Gabriel's Bay by Catherine Robertson
Gabriel’s Bay made me laugh. Laugh out loud. It reminded me of the time I lived in a small community: the quirky characters including “The dog”, the dicey road over the hill to the city and the place itself, the stark beauty of it. I also came close to crying in places as the characters struggle with trying to find work in the isolated place, poor housing, the lack of social services and some dark secrets.
It’s a witty, clever story by a writer who understands what “community” means, the strengths and weaknesses and the bonds that hold a place together. The disparate characters in this story live in an unidentified small town but it could be anywhere in New Zealand. “People, Sidney had long since concluded, were weird” and there’s a broad spread of them in Gabriel’s Bay.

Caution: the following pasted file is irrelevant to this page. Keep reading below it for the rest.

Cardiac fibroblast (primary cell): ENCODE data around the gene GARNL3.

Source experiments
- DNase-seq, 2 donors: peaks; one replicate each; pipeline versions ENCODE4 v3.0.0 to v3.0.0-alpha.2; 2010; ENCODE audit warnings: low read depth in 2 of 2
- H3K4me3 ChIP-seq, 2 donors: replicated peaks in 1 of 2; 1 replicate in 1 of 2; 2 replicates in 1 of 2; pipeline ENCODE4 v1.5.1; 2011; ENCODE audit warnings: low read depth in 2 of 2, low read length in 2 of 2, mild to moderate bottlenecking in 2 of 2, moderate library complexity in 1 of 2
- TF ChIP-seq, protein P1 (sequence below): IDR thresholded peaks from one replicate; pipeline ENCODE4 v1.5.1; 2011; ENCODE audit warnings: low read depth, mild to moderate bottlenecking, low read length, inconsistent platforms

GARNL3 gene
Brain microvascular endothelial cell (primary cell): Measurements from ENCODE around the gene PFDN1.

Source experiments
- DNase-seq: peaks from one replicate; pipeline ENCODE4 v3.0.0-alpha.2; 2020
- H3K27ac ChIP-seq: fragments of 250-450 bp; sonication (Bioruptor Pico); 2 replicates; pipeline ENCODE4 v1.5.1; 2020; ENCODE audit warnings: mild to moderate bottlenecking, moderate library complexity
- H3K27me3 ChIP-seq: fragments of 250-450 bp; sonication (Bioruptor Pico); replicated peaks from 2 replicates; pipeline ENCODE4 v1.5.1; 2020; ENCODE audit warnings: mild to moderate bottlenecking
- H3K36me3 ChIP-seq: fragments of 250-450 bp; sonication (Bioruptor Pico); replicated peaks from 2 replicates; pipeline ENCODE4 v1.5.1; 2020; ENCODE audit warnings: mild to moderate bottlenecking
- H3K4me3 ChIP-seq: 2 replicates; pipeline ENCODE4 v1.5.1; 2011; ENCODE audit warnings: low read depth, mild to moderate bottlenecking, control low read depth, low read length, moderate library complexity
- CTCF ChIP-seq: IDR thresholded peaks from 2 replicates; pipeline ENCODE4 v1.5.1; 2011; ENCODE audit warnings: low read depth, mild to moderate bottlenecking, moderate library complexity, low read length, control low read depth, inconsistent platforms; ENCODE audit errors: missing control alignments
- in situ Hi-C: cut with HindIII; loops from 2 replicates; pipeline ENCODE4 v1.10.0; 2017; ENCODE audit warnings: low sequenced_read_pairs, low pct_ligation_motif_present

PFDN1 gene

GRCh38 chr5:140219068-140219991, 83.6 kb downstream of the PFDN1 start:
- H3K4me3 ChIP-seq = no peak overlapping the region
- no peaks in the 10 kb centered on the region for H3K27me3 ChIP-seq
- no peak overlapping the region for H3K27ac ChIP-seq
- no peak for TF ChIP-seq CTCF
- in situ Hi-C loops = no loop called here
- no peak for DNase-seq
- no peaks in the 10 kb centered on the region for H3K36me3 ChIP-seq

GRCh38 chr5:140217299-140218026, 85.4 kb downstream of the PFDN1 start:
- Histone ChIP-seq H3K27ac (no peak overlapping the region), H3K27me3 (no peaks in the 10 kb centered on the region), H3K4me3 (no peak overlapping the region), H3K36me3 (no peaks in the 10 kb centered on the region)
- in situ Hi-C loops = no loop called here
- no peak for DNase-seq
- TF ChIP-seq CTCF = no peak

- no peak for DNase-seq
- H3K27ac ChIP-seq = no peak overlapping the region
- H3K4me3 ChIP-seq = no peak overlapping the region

Kerry Macfarlane arrives in Gabriel’s Bay committed to a new job arranged entirely by email, with his prospective employer expecting a woman to help care for her increasingly bewildered husband. Kerry’s on the run and Gabriel’s Bay is a good place to lie low but it’s hard to have a secret in a small town and he wants to prove he’s not a complete failure. Kerry soon develops a brilliant plan to transform the town but not everyone is happy about that and Kerry must decide if he truly wants to stay in Gabriel’s Bay.
Reviewer: Margaret Samuels
Penguin Random House, RRP $38.00